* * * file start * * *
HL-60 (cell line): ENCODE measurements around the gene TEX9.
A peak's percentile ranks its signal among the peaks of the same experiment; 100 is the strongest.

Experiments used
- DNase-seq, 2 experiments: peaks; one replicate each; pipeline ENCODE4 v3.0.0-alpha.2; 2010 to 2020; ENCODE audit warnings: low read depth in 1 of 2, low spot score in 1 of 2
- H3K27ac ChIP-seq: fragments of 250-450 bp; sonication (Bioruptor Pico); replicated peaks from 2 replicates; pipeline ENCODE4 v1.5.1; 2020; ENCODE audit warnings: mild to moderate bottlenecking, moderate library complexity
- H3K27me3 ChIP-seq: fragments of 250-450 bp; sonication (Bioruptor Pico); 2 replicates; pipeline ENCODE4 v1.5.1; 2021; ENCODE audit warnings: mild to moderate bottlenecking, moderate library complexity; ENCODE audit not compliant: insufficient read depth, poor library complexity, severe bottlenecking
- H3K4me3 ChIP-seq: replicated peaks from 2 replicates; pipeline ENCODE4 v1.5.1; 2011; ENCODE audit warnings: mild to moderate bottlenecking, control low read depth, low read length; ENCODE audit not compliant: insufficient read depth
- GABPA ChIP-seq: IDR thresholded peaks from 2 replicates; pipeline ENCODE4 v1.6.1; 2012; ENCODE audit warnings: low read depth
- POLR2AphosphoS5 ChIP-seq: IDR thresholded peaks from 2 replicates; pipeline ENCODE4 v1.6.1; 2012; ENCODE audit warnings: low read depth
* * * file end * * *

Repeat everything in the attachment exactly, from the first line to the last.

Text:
HL-60 (cell line): ENCODE measurements around the gene TEX9.
A peak's percentile ranks its signal among the peaks of the same experiment; 100 is the strongest.

Experiments used
- DNase-seq, 2 experiments: peaks; one replicate each; pipeline ENCODE4 v3.0.0-alpha.2; 2010 to 2020; ENCODE audit warnings: low read depth in 1 of 2, low spot score in 1 of 2
- H3K27ac ChIP-seq: fragments of 250-450 bp; sonication (Bioruptor Pico); replicated peaks from 2 replicates; pipeline ENCODE4 v1.5.1; 2020; ENCODE audit warnings: mild to moderate bottlenecking, moderate library complexity
- H3K27me3 ChIP-seq: fragments of 250-450 bp; sonication (Bioruptor Pico); 2 replicates; pipeline ENCODE4 v1.5.1; 2021; ENCODE audit warnings: mild to moderate bottlenecking, moderate library complexity; ENCODE audit not compliant: insufficient read depth, poor library complexity, severe bottlenecking
- H3K4me3 ChIP-seq: replicated peaks from 2 replicates; pipeline ENCODE4 v1.5.1; 2011; ENCODE audit warnings: mild to moderate bottlenecking, control low read depth, low read length; ENCODE audit not compliant: insufficient read depth
- GABPA ChIP-seq: IDR thresholded peaks from 2 replicates; pipeline ENCODE4 v1.6.1; 2012; ENCODE audit warnings: low read depth
- POLR2AphosphoS5 ChIP-seq: IDR thresholded peaks from 2 replicates; pipeline ENCODE4 v1.6.1; 2012; ENCODE audit warnings: low read depth